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I would like to reproduce the look of the following image which has been delivered to me without the settings used. I'm a beginner and I cannot seem to be able to match it. It seems to me there will be a lot of clarity and then maybe compensated by lowered contrast, maybe highlights lowered (now speaking in terms of ACR settings) and then probably some split toning. I don't have the original image so I'm working on a similar one from the same environment (the second image). What I was able to achieve is on the third image but it still isn't completely right (also apparently the color of the shirt doesn't match although it's the same one). I used +clarity +saturation -highlights and split toning setting (ACR) with cyan in highlights and yellow in shadows. Any ideas how to match it completely?

EDIT: Here is also the raw file of the image I'm trying to make look the same https://ufile.io/7zaajrxn

enter image description here

enter image description here

enter image description here

  • This question could be phrased better so that it would be more useful to future visitors rather than focusing on a specific issue with a specific image. – Scott May 1 at 8:07
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    this might be a better question for Photography – Luciano May 1 at 9:05
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If you open the RAW, then reset the camera raw defaults, and set the White Balance "as shot". Then go have a look in the Presets tab, under the "color" sub category, and choose "Matte". The look is pretty close to the first photograph. Obviously you can then co back tweak the clartity/other controls a little to refine it.

enter image description here

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Let's face the truth: most people don't have the professional color sensitivity or fine art background, so with Camera Raw it's difficult to do so. Consider do it in photoshop getting color directly from sample image, like so: 1, drag in the sample as a layer, ctrl+T to shrink it down. enter image description here 2, ABOVE background layer, create a curve layer, then click it's layer thumbnail, to make sure it's active instead of its layer mask. Then, hold ALT key to click AUTO button. enter image description here 3, do as shown in the following image, find the darkest (or next to darkest) point and the lightest (or next to lightest) point in sample. You can adjust at will, in this image, I change highlight from cyanish to orangish red, you can see that in step 4's image. enter image description here 4, click OK and when asked if you want to save it default, say no. You can ALT+AUTO again and again to re-adjust....Now you get an overall color tone and contrast mimic. Compare two images you'll find sample is a little less grey, so in this curve's RGB you could give it a little contrast by changing shadow, highlight and middle grey, keeping an eye on the two images. My version may not be perfect but you got the idea. enter image description here 5, now comes the part of local adjustment, if needed, e.g. the red dress, which is the catch of this photo. Use any tool at will, here I use selective color. Protect skin tone with layer mask and maybe adjust skin in another layer, if needed. Here I guess it's ok. enter image description here All done. Of course you could lower saturation of blue shirt, it's a irrelavent and eye-catching, but I'll keep this post simple. That's the fastest way. With other method you can separately adjust/mimic color, contrast and saturation.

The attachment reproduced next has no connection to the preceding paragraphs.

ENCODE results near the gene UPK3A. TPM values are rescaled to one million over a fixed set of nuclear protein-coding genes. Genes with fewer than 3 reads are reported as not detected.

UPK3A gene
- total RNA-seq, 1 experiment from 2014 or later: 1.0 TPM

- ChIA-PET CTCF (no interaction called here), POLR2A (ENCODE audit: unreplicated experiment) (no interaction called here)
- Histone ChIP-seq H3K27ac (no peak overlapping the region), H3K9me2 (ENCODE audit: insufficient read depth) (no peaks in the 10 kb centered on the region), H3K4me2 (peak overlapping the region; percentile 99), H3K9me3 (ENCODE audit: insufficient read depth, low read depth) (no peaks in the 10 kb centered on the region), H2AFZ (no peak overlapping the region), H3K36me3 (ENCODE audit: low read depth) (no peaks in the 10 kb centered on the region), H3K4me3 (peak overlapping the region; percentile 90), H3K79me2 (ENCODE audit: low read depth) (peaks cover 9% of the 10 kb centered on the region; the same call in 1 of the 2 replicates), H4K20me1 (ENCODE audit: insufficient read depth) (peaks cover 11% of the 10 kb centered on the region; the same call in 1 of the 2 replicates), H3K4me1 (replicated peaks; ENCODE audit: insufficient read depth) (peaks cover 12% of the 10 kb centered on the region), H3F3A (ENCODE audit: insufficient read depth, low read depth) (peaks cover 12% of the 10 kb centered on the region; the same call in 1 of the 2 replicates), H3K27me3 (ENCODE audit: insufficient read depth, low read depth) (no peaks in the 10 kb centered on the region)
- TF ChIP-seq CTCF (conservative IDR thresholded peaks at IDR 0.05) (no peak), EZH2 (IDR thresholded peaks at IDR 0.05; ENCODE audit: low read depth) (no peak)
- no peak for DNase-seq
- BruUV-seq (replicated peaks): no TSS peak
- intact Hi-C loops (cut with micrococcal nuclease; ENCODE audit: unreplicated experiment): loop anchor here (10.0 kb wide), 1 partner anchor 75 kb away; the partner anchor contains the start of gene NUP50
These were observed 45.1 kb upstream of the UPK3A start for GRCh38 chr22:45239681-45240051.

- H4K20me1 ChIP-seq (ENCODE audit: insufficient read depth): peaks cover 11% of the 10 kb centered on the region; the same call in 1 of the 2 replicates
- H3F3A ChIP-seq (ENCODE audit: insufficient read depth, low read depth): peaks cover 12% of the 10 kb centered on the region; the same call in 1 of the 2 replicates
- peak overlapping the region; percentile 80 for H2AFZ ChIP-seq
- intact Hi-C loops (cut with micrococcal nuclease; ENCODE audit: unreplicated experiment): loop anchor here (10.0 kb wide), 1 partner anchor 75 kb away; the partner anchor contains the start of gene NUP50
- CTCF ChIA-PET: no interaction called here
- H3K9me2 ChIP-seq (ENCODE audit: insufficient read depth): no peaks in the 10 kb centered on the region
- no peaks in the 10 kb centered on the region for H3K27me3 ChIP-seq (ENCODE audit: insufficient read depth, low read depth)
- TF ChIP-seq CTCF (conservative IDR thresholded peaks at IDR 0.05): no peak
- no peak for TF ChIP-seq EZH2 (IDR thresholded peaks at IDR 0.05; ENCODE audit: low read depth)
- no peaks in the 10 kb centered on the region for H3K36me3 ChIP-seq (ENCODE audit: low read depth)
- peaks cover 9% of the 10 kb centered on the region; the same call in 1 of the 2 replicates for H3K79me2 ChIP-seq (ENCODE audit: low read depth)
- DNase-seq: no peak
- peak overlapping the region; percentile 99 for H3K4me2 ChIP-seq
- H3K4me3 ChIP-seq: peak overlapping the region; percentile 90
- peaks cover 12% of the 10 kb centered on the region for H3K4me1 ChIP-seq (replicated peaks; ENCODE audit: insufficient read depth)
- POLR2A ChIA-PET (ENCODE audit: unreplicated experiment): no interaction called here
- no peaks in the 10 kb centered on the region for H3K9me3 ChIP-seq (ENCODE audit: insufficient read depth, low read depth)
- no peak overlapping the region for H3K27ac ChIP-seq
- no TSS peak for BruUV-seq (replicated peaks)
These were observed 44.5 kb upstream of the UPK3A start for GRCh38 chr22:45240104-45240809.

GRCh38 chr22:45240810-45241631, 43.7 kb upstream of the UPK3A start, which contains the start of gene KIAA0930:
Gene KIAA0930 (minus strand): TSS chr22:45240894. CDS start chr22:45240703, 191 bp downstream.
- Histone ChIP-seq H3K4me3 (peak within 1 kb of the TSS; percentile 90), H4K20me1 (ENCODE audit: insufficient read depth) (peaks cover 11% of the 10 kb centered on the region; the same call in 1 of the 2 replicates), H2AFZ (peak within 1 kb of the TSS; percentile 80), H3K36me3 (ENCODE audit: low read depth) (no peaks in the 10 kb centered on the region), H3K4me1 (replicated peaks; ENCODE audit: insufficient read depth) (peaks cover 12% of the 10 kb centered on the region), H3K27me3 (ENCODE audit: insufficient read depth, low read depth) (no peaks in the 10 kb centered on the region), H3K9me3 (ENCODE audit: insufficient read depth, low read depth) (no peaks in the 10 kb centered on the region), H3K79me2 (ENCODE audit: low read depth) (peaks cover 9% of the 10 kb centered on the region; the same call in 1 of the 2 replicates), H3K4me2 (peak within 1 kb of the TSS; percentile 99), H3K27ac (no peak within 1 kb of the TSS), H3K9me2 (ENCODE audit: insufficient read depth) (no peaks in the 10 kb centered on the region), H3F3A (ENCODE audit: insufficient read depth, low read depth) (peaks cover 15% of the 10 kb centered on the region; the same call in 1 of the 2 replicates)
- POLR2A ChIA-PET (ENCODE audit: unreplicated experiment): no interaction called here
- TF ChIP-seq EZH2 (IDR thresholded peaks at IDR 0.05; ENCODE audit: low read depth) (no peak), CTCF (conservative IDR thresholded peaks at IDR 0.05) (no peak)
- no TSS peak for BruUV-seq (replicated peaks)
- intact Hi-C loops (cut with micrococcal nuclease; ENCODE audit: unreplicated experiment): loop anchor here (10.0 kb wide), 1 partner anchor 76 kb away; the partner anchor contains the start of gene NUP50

• I must admin a solution in ACR would be preferrable as the photograph delivered over hundred images with same style so I guess he does it in ACR. I'm not sure easy it would be to apply this approach to many photos in Photoshop. Also it seems like you have used the photo I have already modified as your starting photo, is it so? – David Apltauer May 7 at 17:51
  • @DavidApltauer I could have not noticed which photo to start with, but it's irrelavent, it's still mimicing a photo to a target. My method is simple, only 2 layers. For batch processing, at the end of my steps, you could forget the top layer, write down numbers of curve and selective color adjustment, and record an action including those 2 layers with those numbers. With this action you can do the batch. ACR or Lightroom is fine, but like I said, you got to have good eyes. – user2650501 May 7 at 23:15
  • The thing is in my modified photo I have already done a lot of clarity so the final image would be missing when only modified in PS – David Apltauer May 9 at 19:37
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enter image description here

No raw available here, only your JPG. To get this, try the following (for JPG):

  • increase color depth to 16 bit/color to get room with Image > Mode; jut a precaution against banding
  • add vibrancy (=increase saturation of low saturation colors) to max
  • make color selective hue & saturation& brightness adjustments; FOR RED: hue+25, saturation-9,lightness-15 FOR BLUE: sat -100, place the band so that the introduced blueness of black cloths vanishes, but a little is left on the shirt of the man in the background

If you aren't familiar with every control in dialog Image > Adjustments > Hue&Saturation, learn them. You need them all except this time "colorize" isn't used.

Have in color settings sRGB as the working RGB mode. If you use Adobe RGB, you easily see all differently than others who have only sRGB gear.

You can open JPG also in Adobe Camera Raw. There's even more settings possible. For ex. color selective hue, saturation & luminance sliders. I couldn't make a better version there, but you (with the raw image) have chances to success.

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